Dear Associates,

I am the literary critical detective.

In my work I examine the mise en scene of classic detective stories carefully, paying attention to the smallest metaphorical detail, sifting through the facts and then distorting them according to my whim.
My friends have been kind enough to express some interest in my observations and so to this end I am making this journal available. I hope that you might also find it of some interest.

The Literary Critical Detective.

Tuesday, 26 June 2012

The books that remain ‘To be read’

It is customary for writers of blogs such as this to discuss the books that remain languishing on their shelves – the novels that they bought but have never quite got around to reading. More precisely, they discuss their ‘to be read’ pile.

I have always been very conscious of the books that I haven’t read.

I don’t actually own a vast number of texts myself as there isn’t much space in my study. Even here, though, in my own limited library, there are many volumes that I have never opened. Walking into a large well-stocked reading room or even a local second-hand bookshop can be an intimidating experience at times.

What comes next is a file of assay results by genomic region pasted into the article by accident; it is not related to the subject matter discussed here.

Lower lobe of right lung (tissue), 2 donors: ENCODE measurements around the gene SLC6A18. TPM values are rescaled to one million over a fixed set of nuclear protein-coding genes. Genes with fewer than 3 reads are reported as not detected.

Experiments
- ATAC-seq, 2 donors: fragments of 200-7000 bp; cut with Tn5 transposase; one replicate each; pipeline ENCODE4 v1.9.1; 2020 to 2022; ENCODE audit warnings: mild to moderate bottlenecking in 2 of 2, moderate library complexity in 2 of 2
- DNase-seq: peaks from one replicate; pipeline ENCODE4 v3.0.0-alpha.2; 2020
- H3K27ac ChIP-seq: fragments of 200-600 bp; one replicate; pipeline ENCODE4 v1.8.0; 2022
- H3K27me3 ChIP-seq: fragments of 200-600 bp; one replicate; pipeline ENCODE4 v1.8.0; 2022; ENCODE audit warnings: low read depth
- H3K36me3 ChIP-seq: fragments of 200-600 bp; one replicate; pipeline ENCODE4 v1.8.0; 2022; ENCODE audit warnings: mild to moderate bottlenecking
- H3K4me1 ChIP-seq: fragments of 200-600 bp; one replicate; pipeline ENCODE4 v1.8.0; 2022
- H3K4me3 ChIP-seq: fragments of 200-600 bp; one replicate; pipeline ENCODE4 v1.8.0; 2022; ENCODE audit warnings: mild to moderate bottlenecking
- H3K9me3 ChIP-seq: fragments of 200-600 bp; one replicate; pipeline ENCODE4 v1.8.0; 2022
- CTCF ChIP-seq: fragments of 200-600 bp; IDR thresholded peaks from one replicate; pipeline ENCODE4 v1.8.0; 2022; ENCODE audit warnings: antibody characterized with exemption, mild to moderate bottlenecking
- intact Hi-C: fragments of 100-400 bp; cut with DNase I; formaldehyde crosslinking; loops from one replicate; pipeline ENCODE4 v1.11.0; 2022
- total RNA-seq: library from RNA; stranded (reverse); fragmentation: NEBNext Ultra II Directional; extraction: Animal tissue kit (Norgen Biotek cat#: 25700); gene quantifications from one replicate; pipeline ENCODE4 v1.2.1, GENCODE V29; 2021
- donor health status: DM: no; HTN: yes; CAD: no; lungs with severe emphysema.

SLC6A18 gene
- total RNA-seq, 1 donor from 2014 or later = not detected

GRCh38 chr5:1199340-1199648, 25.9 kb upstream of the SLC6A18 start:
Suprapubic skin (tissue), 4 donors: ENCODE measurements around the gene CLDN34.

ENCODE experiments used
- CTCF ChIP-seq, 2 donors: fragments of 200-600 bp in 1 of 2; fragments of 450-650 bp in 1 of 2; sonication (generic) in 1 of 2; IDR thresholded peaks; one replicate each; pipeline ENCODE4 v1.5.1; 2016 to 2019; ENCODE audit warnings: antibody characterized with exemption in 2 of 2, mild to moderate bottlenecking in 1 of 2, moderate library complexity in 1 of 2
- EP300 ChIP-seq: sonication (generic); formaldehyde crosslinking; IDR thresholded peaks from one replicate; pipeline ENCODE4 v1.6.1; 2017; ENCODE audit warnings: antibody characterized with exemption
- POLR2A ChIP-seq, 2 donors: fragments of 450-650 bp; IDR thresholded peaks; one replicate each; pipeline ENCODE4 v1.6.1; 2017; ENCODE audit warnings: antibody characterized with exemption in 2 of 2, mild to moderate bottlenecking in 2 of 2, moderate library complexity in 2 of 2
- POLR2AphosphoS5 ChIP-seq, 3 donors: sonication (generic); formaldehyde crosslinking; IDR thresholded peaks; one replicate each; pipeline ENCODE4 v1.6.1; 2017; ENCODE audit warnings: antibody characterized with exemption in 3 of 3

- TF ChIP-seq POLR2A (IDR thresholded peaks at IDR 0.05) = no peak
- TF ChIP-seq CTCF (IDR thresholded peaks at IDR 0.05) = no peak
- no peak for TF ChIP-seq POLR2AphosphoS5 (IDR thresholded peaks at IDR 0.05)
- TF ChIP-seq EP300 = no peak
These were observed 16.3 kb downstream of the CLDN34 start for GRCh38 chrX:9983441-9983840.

With this in mind, I have decided that I may well start to read some of the texts that remain, for me, ‘to be read’. In the coming weeks I expect to read some, but probably not all, of the following books, none of which I have worked my way through before:

Ngaio Marsh, Off With His Head
Jules Verne, Around the World in Eighty Days
Edmund Husserl, Logical Investigations
Agatha Christie, Cat Among the Pigeons
Alain-Fournier, Le Grand Meaulnes
Søren Kierkegaard, The Sickness Unto Death
Leo Tolstoy, The Sebastopol Sketches
Thomas Hardy, Tess of the D’Urbervilles

Written down like this, the list strikes me as one of great diversity. It is, of course, this very diversity that is so essential if one is to read fully. And now to begin.

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